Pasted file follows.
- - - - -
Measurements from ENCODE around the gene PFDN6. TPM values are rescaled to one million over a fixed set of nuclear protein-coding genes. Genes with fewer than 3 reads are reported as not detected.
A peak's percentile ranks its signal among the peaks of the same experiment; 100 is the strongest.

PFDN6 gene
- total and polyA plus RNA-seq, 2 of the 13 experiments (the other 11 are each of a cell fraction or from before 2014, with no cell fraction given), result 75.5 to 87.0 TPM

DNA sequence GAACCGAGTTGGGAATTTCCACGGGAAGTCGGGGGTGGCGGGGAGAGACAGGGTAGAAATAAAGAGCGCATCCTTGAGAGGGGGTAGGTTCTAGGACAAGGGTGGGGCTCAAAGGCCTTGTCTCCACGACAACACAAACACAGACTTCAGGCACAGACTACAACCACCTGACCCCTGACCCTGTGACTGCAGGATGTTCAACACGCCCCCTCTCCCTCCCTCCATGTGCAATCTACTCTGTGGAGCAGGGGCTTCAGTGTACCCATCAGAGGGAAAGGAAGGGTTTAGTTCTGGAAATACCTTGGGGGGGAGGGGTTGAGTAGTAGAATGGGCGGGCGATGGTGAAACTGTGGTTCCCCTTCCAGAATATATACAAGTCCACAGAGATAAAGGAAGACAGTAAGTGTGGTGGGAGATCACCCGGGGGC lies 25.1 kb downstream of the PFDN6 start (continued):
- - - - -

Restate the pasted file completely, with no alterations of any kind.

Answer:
Measurements from ENCODE around the gene PFDN6. TPM values are rescaled to one million over a fixed set of nuclear protein-coding genes. Genes with fewer than 3 reads are reported as not detected.
A peak's percentile ranks its signal among the peaks of the same experiment; 100 is the strongest.

PFDN6 gene
- total and polyA plus RNA-seq, 2 of the 13 experiments (the other 11 are each of a cell fraction or from before 2014, with no cell fraction given), result 75.5 to 87.0 TPM

DNA sequence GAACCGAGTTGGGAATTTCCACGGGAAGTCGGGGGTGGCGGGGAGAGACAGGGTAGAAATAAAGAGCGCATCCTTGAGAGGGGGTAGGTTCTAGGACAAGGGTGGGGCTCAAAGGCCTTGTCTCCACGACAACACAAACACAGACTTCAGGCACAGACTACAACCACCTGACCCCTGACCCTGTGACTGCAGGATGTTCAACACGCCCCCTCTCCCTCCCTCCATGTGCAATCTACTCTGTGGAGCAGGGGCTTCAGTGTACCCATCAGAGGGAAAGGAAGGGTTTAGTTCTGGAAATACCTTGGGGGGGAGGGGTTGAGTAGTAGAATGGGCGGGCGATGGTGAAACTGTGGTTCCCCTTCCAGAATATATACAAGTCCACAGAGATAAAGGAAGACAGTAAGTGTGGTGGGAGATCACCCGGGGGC lies 25.1 kb downstream of the PFDN6 start (continued):